Alex Dowsett: British cyclist misses out on men’s hour record in Mexico


Dowsett
Dowsett previously held the men’s hour record in 2015

Great Britain’s Alex Dowsett fell short in his attempt to break cycling’s hour record for men a second time.

The 33-year-old posted a distance of 54.555km in one hour, shy of Belgian Victor Campenaerts’ record of 55.089km set in April 2019.

Dowsett held the record for a month in 2015 before fellow Briton Sir Bradley Wiggins bettered his mark.

“There were three targets coming into this, the first was to break the record,” said Dowsett.

The Israel Start-Up Nation rider added: “I want to take the opportunity to say another well done to Victor and to Dan [Bigham, British record holder] because there was a British and a world record up for grabs today and I was a bit shy with both of them.

“But today was a success because the other two targets were to see how far I can go and 54.555 is as far as I can go.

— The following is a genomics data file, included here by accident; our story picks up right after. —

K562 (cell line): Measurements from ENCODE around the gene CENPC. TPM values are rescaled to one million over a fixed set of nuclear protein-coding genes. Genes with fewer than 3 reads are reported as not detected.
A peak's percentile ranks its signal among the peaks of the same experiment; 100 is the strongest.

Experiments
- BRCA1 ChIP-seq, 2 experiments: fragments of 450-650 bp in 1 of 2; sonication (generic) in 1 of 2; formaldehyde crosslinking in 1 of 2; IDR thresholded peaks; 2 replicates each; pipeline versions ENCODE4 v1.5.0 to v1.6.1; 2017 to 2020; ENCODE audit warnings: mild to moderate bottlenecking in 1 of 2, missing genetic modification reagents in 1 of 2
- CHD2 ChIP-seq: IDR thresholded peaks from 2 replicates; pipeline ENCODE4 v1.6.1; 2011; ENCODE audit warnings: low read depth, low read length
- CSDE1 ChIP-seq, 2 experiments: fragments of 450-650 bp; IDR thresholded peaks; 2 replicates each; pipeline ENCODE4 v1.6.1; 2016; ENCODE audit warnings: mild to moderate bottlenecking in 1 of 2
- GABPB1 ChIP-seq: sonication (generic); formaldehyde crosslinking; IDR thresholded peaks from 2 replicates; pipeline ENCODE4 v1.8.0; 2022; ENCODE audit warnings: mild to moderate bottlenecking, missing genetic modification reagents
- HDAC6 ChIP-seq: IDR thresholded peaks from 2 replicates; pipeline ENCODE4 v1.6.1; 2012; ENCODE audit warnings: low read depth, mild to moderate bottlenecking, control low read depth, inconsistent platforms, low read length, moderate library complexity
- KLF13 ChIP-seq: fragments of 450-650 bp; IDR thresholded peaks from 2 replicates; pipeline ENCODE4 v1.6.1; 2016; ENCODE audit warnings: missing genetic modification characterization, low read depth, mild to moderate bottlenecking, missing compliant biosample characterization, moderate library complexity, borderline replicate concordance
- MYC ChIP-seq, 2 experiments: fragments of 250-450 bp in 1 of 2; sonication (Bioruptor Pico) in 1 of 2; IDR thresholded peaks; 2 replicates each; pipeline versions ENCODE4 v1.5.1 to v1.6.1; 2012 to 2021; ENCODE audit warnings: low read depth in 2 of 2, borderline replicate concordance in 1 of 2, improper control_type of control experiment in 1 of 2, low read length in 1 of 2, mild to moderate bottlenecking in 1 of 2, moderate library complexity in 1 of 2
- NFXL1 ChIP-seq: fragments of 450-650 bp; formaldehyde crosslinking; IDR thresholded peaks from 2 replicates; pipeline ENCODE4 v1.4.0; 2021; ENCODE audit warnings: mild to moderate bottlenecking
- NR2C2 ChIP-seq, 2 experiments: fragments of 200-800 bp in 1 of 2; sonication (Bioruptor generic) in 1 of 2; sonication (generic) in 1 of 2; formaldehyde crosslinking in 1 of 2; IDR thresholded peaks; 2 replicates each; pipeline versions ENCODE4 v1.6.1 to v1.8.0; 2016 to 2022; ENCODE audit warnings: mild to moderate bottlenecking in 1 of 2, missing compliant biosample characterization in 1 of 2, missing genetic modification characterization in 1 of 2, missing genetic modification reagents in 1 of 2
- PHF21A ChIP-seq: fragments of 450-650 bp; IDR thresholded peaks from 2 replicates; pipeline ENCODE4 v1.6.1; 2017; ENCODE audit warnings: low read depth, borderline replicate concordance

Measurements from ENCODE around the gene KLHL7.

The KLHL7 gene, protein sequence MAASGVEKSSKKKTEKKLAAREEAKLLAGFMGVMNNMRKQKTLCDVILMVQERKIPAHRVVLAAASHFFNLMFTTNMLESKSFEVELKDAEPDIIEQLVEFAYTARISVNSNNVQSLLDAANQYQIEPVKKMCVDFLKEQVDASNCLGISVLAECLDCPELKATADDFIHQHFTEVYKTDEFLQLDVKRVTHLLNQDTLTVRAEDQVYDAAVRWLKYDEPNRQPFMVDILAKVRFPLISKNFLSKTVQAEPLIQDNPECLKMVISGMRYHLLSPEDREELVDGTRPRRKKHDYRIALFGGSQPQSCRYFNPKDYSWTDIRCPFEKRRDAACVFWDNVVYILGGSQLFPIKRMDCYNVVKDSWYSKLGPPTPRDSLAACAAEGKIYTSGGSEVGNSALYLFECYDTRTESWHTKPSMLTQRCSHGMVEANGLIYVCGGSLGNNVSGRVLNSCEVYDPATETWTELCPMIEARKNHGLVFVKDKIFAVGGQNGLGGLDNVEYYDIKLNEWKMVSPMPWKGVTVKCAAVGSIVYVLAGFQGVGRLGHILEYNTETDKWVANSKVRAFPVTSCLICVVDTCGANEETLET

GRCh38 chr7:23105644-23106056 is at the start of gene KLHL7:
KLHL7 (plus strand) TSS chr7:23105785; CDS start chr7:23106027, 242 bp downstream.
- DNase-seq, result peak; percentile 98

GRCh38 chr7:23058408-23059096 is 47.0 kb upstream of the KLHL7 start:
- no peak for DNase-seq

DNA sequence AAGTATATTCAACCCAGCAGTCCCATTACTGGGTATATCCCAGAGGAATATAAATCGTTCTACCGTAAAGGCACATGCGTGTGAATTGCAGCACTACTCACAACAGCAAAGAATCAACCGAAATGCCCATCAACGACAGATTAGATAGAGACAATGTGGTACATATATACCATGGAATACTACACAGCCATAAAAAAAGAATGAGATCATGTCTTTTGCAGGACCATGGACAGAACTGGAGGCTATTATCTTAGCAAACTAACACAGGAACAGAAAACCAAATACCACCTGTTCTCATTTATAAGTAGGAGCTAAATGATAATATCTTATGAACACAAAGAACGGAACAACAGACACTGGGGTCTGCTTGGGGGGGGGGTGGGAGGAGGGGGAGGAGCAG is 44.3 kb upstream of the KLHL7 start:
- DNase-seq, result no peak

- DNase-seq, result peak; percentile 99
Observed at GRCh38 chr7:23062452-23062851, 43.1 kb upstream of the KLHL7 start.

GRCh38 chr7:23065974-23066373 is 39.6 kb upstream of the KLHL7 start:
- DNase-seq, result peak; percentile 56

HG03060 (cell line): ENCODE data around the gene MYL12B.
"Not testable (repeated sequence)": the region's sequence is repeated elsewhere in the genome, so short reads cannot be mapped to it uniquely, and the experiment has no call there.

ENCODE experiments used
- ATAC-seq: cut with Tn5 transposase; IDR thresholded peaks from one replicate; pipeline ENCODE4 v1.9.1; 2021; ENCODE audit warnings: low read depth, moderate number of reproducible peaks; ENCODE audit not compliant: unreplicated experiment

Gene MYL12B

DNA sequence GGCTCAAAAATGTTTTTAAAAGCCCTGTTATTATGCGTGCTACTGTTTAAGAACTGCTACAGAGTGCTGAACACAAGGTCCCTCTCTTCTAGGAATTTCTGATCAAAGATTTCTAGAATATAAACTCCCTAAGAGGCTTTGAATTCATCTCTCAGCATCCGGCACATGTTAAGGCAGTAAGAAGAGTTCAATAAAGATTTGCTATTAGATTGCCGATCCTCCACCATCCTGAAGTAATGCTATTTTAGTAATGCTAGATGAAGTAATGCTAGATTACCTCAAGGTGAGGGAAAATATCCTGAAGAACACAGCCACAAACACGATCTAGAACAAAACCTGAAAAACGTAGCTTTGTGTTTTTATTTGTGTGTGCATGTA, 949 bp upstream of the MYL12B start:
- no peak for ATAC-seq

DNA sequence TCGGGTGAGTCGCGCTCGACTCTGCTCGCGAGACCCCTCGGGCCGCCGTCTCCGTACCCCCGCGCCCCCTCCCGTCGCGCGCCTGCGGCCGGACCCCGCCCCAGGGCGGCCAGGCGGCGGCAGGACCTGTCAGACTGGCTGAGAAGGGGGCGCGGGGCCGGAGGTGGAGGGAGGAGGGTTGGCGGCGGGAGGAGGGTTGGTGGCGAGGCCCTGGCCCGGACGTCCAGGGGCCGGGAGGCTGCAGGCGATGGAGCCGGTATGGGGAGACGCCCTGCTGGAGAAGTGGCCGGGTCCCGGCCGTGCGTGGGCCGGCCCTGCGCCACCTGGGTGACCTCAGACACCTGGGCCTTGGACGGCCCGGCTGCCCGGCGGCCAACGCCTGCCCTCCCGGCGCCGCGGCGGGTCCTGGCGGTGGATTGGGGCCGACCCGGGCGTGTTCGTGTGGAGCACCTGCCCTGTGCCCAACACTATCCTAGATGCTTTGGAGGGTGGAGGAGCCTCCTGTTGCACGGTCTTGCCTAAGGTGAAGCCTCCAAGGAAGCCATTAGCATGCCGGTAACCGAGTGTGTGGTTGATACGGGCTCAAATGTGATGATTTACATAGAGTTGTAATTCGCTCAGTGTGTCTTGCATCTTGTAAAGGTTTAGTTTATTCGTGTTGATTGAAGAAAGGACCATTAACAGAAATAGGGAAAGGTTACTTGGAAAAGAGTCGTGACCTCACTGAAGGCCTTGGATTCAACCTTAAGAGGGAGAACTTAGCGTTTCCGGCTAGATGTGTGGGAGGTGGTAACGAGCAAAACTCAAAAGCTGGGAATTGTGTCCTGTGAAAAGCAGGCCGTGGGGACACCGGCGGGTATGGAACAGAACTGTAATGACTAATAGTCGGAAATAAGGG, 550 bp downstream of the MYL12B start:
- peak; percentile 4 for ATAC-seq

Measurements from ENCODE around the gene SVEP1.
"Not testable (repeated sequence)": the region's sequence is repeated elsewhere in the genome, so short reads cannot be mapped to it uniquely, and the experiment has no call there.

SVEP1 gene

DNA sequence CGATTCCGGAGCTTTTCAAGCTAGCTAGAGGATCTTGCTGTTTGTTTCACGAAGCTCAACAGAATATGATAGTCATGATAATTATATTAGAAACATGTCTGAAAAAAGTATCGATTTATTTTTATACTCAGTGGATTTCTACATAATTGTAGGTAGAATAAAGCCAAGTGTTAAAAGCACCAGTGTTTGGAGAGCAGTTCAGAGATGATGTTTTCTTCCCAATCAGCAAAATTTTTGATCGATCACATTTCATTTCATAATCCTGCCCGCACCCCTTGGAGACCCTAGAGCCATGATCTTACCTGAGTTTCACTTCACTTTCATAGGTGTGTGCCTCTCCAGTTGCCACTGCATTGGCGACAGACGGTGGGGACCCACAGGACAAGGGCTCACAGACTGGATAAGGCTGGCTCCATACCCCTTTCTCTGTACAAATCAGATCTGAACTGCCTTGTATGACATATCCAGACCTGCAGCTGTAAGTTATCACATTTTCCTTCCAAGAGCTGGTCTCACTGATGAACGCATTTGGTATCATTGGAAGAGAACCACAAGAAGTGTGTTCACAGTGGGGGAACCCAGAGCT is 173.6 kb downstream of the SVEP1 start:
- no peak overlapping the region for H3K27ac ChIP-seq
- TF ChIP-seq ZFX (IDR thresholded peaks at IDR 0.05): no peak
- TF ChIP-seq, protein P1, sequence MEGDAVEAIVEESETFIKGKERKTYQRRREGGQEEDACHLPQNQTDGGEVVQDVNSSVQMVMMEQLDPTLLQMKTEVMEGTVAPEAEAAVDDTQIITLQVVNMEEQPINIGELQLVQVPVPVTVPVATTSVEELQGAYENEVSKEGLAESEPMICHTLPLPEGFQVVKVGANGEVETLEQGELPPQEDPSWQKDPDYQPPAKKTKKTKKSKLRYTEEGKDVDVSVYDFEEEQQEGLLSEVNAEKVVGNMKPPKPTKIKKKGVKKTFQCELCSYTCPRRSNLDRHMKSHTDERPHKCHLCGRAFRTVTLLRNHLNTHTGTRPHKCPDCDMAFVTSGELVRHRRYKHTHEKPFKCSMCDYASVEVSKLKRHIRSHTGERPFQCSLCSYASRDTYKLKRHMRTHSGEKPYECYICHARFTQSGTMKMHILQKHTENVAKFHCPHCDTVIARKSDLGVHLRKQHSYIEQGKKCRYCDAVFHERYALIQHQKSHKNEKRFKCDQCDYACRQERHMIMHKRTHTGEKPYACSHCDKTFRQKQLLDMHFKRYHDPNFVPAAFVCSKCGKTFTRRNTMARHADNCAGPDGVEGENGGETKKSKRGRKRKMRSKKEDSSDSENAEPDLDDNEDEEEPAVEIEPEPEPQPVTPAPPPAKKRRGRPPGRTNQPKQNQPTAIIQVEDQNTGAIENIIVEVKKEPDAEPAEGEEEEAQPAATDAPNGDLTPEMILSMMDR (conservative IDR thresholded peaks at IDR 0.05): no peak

“We chucked everything at this. Both Chanel [his partner] and the small team around us, who’ve done a lot of work to get to here.

“I’m proud of the distance I managed to cover today.”

Dowsett’s attempt came as the focus on the hour record grows. In September, Britain’s Joss Lowden broke the women’s record with a distance of 48.405km in Switzerland, while Bigham broke Wiggins’ national record with a distance of 54.723km.

Having started strongly, Dowsett began to drop around the 20-minute mark and was unable to claw back the time as he finished over 500m short of Campenaerts’ mark at Velodromo Bicentenario in Aguascalientes, Mexico, the scene of the Belgian’s success in 2019.

Dowsett has severe haemophilia A, a type of blood clotting disorder, and was riding to raise money for his charity Little Bleeders and The Haemophilia Society.

He is the only known elite sportsperson with the condition to compete in an able-bodied field.

“The last target today was the awareness we’ve brought to haemophilia and to rare diseases, and the message we’ve sent out before the start gun went today,” said the former British time trial champion.

“The overriding message for anyone with haemophilia, or anyone with a rare condition or facing adversity, is to just give it a shot, because the biggest failure today would have been to not be here.”



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